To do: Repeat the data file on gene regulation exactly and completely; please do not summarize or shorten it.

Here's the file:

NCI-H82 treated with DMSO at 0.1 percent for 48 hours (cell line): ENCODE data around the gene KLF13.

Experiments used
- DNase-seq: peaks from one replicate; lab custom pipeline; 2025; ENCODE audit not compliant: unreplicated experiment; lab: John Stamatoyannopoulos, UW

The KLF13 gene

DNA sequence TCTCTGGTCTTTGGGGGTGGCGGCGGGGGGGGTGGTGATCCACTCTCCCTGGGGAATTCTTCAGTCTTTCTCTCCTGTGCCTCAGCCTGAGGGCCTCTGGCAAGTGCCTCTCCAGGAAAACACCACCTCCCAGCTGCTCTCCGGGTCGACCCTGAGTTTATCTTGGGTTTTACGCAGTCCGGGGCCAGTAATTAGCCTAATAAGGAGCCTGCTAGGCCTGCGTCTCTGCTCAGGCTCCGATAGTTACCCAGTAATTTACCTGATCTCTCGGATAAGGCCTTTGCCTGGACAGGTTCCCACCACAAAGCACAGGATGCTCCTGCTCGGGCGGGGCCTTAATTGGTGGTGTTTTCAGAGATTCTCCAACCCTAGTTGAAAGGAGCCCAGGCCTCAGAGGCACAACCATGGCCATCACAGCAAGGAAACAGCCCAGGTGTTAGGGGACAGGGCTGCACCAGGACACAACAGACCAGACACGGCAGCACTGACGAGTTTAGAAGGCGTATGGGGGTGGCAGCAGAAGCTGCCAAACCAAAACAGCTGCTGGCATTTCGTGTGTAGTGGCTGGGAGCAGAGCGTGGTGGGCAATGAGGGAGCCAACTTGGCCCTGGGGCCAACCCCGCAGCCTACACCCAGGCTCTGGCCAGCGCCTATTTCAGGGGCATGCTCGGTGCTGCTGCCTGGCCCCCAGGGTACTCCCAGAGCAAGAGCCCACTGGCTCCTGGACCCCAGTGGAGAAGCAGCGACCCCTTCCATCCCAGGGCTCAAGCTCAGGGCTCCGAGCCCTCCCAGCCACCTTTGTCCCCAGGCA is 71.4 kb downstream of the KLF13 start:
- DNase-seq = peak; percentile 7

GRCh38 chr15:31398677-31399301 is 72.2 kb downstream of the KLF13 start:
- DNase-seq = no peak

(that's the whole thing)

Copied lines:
NCI-H82 treated with DMSO at 0.1 percent for 48 hours (cell line): ENCODE data around the gene KLF13.

Experiments used
- DNase-seq: peaks from one replicate; lab custom pipeline; 2025; ENCODE audit not compliant: unreplicated experiment; lab: John Stamatoyannopoulos, UW

The KLF13 gene

DNA sequence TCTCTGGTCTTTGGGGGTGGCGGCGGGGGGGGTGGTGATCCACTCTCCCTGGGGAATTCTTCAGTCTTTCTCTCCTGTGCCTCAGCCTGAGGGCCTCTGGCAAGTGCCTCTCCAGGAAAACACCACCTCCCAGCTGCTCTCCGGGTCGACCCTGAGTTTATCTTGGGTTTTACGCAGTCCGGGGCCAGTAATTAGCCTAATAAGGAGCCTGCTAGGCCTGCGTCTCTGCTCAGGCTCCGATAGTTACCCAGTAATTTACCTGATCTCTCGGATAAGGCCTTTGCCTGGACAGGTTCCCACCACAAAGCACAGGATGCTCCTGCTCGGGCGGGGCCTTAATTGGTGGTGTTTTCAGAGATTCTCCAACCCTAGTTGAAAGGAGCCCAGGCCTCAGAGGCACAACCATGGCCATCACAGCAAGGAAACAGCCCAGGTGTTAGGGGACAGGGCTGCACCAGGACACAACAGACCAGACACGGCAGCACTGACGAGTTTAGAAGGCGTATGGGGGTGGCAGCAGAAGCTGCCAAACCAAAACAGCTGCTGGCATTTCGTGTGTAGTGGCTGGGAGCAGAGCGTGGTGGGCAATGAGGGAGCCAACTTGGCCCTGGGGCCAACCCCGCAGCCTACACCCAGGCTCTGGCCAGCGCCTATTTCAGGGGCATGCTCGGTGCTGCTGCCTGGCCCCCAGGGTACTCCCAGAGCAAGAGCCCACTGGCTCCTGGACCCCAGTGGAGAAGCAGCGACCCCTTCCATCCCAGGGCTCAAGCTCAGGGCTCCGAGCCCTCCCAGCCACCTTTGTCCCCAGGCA is 71.4 kb downstream of the KLF13 start:
- DNase-seq = peak; percentile 7

GRCh38 chr15:31398677-31399301 is 72.2 kb downstream of the KLF13 start:
- DNase-seq = no peak